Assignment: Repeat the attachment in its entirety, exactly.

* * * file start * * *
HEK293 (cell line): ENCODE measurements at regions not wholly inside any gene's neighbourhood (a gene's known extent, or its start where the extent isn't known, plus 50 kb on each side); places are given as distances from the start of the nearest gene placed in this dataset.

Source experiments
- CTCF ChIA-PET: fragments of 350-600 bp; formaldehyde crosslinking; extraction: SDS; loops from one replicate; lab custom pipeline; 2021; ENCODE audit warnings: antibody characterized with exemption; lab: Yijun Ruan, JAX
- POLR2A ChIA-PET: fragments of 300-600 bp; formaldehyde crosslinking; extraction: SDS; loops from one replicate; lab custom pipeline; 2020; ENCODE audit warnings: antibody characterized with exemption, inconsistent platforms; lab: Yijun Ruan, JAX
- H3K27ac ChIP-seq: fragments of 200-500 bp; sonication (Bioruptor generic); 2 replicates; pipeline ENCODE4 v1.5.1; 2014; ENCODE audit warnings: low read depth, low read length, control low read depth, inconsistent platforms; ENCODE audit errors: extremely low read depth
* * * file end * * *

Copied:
HEK293 (cell line): ENCODE measurements at regions not wholly inside any gene's neighbourhood (a gene's known extent, or its start where the extent isn't known, plus 50 kb on each side); places are given as distances from the start of the nearest gene placed in this dataset.

Source experiments
- CTCF ChIA-PET: fragments of 350-600 bp; formaldehyde crosslinking; extraction: SDS; loops from one replicate; lab custom pipeline; 2021; ENCODE audit warnings: antibody characterized with exemption; lab: Yijun Ruan, JAX
- POLR2A ChIA-PET: fragments of 300-600 bp; formaldehyde crosslinking; extraction: SDS; loops from one replicate; lab custom pipeline; 2020; ENCODE audit warnings: antibody characterized with exemption, inconsistent platforms; lab: Yijun Ruan, JAX
- H3K27ac ChIP-seq: fragments of 200-500 bp; sonication (Bioruptor generic); 2 replicates; pipeline ENCODE4 v1.5.1; 2014; ENCODE audit warnings: low read depth, low read length, control low read depth, inconsistent platforms; ENCODE audit errors: extremely low read depth